The time limit for the state government to offer these assurances, which were an increased water price from the water agency, along with some tax breaks and funds to pay for the water, was December 31st last year.

State congress did not approve the changes needed, although the state government was supporting the controversial project that was also opposed by local environmental groups and many citizens.

Consolidated Water is still hoping that the state government rescues the project, which seems far-fetched, considering the majority of the state congress is now held by parties opposing the plant.

What’s Going On In This Country?

Shooting. Despite campaigns and laws against shooting up, New Year’s revelers continue the tradition of firing guns at the stroke of midnight. And if you don’t have a gun, police in Sinaloa will lend you one, which proved fatal for a seven-year-old girl in Oaxaca after she was struck by a stray New Year’s bullet. The little girl and her family were seated outdoors and preparing to enjoy a New Year’s Eve dinner when she appeared to faint.

At about the same time that Vivian was hit, two local police officers loaned an automatic rifle to a New Year’s reveler, so he could join the fun and fire shots into the air. The two are under investigation after a video of the incident surfaced. After the video appeared, they were relieved of their weapons and put under investigation. Don’t expect more than a slap on the wrist.

General Motors has retaken the title of No. 1 automaker in Mexico after an eight-year hiatus inflicted by Nissan.

The United States manufacturer made more than 801,000 light vehicles in Mexico by the end of November last year, a 9% increase over the previous year. It was also the top auto exporter from Mexico, with over 775,000 of its new vehicles shipped out of the country. Japanese automaker Nissan, which was Mexico’s largest between 2011 and 2017, made 717,100 vehicles in the first 11 months of 2018, a 9% decline from the previous year.

GM on a roll. The numbers are a reflection of GM’s renewed manufacturing focus in Mexico and the difficulties faced by Nissan due to a contraction of the Mexican auto market. By increasing its production capacity in Mexico in the past two years, GM thumbed its nose at President Donald Trump. To add to Trump’s consternation, GM announced it plans to manufacture new models in Mexico, including the Chevrolet Equinox SUV, the GMC Terrain and the Chevrolet Blazer.

The new trade agreement late last year between Mexico, the United States and Canada will bring changes to the North American auto sector and push up manufacturing costs in Mexico, but GM and other U.S. manufacturers are well prepared. Among the changes agreed to in the new pact, known as USMCA, are an increase to regional content levels to 75% from 62.5% in order for a car to be given tariff-free status, and a requirement for 40% of content to come from high-wage areas where workers earn at least US $16 per hour.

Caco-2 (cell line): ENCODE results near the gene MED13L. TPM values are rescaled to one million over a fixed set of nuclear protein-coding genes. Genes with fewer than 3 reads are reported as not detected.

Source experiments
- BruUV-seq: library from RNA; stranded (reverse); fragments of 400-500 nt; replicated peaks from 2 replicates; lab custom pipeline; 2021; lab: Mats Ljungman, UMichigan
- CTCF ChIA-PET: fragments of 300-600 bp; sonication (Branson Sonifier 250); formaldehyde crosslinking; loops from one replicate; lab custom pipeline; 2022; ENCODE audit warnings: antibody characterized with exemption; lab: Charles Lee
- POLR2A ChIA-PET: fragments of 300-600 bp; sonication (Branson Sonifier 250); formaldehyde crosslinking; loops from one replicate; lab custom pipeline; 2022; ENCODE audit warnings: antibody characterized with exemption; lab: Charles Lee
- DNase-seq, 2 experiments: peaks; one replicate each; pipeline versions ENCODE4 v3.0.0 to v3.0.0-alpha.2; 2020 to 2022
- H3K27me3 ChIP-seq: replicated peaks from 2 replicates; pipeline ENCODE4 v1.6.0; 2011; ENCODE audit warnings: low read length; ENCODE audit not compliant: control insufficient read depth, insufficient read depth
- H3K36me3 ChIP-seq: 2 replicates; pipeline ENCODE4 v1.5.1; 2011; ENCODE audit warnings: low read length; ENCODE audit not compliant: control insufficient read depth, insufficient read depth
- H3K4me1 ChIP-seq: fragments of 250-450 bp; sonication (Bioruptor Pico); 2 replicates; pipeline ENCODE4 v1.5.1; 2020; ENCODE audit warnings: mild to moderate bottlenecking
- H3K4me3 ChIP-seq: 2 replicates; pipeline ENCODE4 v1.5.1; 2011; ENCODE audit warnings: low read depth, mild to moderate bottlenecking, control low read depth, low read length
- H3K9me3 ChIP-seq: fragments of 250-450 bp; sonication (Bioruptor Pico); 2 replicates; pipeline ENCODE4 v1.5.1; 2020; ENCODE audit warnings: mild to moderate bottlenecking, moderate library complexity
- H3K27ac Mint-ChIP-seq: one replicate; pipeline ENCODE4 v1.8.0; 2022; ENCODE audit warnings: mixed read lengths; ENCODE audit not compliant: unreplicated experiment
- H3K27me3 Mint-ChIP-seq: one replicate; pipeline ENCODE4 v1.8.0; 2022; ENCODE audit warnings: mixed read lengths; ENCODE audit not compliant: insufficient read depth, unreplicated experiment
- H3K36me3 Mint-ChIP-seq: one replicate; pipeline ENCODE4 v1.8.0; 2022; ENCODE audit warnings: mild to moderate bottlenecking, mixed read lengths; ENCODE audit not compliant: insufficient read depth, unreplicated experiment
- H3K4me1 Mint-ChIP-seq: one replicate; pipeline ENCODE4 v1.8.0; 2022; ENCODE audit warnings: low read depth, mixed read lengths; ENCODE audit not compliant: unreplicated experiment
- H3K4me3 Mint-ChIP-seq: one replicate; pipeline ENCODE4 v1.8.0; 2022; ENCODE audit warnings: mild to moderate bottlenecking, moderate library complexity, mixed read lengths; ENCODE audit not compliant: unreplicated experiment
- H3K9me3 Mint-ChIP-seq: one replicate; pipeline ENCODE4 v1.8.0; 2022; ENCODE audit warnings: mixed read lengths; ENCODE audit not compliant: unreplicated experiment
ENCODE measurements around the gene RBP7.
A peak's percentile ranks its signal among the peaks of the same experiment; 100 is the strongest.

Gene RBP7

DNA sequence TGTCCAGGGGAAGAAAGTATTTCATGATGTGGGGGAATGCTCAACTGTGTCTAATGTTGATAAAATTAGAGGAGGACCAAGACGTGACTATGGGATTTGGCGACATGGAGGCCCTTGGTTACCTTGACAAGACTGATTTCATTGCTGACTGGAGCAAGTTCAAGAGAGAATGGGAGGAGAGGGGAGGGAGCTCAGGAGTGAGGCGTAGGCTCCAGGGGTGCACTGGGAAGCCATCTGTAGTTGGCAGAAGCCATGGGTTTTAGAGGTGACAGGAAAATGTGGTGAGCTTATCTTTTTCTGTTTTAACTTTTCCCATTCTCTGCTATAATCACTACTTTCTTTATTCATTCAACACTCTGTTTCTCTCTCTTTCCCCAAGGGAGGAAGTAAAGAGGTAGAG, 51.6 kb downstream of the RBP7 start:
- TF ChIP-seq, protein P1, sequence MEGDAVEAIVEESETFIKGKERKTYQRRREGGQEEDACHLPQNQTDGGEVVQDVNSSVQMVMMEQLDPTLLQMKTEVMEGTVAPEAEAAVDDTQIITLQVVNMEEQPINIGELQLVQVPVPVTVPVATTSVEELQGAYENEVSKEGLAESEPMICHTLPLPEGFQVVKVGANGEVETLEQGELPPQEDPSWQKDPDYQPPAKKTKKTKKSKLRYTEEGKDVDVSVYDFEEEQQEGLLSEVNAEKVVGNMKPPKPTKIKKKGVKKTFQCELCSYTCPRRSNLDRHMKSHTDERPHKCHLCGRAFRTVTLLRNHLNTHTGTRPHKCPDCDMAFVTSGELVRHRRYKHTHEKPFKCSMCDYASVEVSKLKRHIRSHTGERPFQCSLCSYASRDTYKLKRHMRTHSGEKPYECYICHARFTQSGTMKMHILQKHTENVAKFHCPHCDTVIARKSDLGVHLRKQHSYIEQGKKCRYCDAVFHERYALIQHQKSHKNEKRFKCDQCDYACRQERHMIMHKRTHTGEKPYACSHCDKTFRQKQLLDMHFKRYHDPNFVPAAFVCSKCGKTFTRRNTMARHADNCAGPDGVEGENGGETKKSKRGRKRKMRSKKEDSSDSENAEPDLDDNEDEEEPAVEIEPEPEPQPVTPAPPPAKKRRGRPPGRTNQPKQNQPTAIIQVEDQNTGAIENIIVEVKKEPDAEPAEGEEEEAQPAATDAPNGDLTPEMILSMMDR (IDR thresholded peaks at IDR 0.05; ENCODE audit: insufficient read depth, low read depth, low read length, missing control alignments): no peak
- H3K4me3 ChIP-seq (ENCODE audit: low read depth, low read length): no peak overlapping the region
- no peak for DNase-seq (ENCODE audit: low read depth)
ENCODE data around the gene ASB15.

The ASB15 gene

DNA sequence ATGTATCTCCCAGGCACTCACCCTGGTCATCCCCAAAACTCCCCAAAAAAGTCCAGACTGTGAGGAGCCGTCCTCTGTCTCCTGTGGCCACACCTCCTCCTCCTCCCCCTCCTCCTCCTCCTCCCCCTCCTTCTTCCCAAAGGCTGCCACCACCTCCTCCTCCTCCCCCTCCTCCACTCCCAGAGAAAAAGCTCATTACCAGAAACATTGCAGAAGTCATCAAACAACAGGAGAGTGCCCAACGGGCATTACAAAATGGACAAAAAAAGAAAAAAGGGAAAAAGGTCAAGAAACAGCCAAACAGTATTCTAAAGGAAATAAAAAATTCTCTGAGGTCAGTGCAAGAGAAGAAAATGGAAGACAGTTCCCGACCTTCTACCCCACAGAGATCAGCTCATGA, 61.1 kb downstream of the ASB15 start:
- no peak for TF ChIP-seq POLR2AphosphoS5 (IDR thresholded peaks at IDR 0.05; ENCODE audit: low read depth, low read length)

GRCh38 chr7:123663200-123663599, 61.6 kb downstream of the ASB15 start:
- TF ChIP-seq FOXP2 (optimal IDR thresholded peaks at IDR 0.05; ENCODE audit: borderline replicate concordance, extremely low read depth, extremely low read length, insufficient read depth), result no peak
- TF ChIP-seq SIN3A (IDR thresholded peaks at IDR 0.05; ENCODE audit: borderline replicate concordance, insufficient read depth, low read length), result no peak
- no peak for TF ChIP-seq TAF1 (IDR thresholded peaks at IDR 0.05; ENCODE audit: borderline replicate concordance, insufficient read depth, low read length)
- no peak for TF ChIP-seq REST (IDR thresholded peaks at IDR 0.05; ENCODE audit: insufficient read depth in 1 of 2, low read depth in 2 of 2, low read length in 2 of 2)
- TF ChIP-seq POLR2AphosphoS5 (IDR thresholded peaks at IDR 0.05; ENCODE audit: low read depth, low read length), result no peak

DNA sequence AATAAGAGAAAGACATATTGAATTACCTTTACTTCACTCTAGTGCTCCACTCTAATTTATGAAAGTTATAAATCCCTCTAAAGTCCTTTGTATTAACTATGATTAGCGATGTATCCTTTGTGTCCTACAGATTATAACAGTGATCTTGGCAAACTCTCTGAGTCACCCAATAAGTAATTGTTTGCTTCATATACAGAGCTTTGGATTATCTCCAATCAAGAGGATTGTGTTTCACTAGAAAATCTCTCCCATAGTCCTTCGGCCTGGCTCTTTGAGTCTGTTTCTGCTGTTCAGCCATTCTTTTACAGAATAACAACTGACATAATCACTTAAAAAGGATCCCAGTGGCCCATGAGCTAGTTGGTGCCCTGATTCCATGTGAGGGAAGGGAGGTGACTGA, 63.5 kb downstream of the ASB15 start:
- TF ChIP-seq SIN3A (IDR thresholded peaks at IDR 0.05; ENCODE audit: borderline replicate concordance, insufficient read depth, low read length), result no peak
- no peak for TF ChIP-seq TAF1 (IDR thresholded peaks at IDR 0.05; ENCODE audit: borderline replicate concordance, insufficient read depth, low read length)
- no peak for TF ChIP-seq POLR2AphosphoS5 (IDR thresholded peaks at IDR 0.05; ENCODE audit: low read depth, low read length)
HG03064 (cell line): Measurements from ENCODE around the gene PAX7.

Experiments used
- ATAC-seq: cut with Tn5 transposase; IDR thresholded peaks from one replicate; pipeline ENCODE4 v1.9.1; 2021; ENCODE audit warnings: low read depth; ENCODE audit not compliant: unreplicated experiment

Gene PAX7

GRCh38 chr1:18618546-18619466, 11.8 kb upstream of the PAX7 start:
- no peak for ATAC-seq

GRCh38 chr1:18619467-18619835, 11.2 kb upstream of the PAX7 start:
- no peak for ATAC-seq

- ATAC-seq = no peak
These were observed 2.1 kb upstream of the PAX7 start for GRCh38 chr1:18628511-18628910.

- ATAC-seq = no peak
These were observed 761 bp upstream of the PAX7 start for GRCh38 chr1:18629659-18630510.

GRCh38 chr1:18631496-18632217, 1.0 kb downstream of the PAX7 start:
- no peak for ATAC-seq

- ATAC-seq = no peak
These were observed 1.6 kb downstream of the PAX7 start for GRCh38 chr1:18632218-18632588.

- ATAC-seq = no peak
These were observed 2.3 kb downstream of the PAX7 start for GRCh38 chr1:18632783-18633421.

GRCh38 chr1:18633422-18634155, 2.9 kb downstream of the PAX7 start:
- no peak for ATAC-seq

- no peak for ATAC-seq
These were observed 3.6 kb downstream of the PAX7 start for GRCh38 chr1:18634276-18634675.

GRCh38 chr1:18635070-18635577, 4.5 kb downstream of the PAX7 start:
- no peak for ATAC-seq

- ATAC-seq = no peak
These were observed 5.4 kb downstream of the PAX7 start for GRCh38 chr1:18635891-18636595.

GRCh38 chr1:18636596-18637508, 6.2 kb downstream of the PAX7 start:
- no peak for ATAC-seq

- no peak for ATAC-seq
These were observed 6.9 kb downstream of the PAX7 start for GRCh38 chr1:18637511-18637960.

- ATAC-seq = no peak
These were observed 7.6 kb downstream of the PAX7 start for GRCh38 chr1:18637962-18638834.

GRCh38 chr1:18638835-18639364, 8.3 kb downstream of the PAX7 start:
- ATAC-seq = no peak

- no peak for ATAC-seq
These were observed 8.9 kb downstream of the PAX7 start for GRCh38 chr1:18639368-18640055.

The trade agreement, which may or may not pass Congress, will replace the 25-year-old NAFTA at the start of 2020. Or not. That $16 wage is about as likely to happen as Mexico paying for the wall, but by that time, if Trump is still president, he won’t be paying attention to the art in this deal.

Gas grief. The same night President López Obrador reported the pipeline that runs from Tuxpan to Azcapotzalco was fixed, it was breached again. “It was working and at 11 o’clock at night it was broken again, and it is being repaired again; I am informed that in an hour the supply will be re-established. As I have said, let’s see who gets tired of this bullshit first.” OK, so he didn’t say bullshit. If you want a word-for-word quote, you can learn Spanish and listen to him yourself. He gives press conference every morning at 7 am, which is carried live on Youtube.

This week, another pipeline was vandalized for three consecutive days. Security will be reinforced along the main pipelines of Pemex, and President AMLO announced new special bases chock full of soldiers ready to charge out and arrest the fuel thieves. Ja! Even a cat knows better than to expect to see that. There will also be aerial surveillance, he said. “Since yesterday and today begins surveillance in air force helicopters in all pipelines and special bases are being created every certain distance.” Forever? 9,000 extra soldiers and guarding the pipelines. For how long? The thieves will just lay low until AMLO gives up on this silly game.